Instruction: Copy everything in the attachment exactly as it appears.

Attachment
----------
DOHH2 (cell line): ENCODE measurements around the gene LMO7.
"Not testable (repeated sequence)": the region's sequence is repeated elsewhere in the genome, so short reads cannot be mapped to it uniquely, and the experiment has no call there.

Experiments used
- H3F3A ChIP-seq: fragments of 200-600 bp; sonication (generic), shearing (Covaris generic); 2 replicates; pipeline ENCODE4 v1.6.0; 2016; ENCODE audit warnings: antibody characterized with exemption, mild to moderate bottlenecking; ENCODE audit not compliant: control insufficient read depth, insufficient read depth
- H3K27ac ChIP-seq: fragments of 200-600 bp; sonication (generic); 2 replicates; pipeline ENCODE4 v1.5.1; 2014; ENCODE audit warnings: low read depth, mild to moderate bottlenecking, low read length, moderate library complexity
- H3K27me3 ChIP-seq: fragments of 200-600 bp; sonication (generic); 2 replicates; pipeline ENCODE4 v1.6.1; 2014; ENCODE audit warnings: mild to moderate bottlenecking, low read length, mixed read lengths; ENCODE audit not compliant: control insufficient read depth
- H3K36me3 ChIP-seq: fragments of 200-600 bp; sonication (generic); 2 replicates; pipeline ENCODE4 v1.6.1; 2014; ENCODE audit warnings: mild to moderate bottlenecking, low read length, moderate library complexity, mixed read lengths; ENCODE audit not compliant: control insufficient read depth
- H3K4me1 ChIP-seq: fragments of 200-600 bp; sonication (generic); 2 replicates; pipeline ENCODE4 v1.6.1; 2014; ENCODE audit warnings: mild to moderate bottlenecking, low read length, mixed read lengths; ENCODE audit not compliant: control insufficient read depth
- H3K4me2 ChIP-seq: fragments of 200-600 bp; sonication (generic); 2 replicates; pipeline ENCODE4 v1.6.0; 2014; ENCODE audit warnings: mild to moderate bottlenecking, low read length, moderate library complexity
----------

DOHH2 (cell line): ENCODE measurements around the gene LMO7.
"Not testable (repeated sequence)": the region's sequence is repeated elsewhere in the genome, so short reads cannot be mapped to it uniquely, and the experiment has no call there.

Experiments used
- H3F3A ChIP-seq: fragments of 200-600 bp; sonication (generic), shearing (Covaris generic); 2 replicates; pipeline ENCODE4 v1.6.0; 2016; ENCODE audit warnings: antibody characterized with exemption, mild to moderate bottlenecking; ENCODE audit not compliant: control insufficient read depth, insufficient read depth
- H3K27ac ChIP-seq: fragments of 200-600 bp; sonication (generic); 2 replicates; pipeline ENCODE4 v1.5.1; 2014; ENCODE audit warnings: low read depth, mild to moderate bottlenecking, low read length, moderate library complexity
- H3K27me3 ChIP-seq: fragments of 200-600 bp; sonication (generic); 2 replicates; pipeline ENCODE4 v1.6.1; 2014; ENCODE audit warnings: mild to moderate bottlenecking, low read length, mixed read lengths; ENCODE audit not compliant: control insufficient read depth
- H3K36me3 ChIP-seq: fragments of 200-600 bp; sonication (generic); 2 replicates; pipeline ENCODE4 v1.6.1; 2014; ENCODE audit warnings: mild to moderate bottlenecking, low read length, moderate library complexity, mixed read lengths; ENCODE audit not compliant: control insufficient read depth
- H3K4me1 ChIP-seq: fragments of 200-600 bp; sonication (generic); 2 replicates; pipeline ENCODE4 v1.6.1; 2014; ENCODE audit warnings: mild to moderate bottlenecking, low read length, mixed read lengths; ENCODE audit not compliant: control insufficient read depth
- H3K4me2 ChIP-seq: fragments of 200-600 bp; sonication (generic); 2 replicates; pipeline ENCODE4 v1.6.0; 2014; ENCODE audit warnings: mild to moderate bottlenecking, low read length, moderate library complexity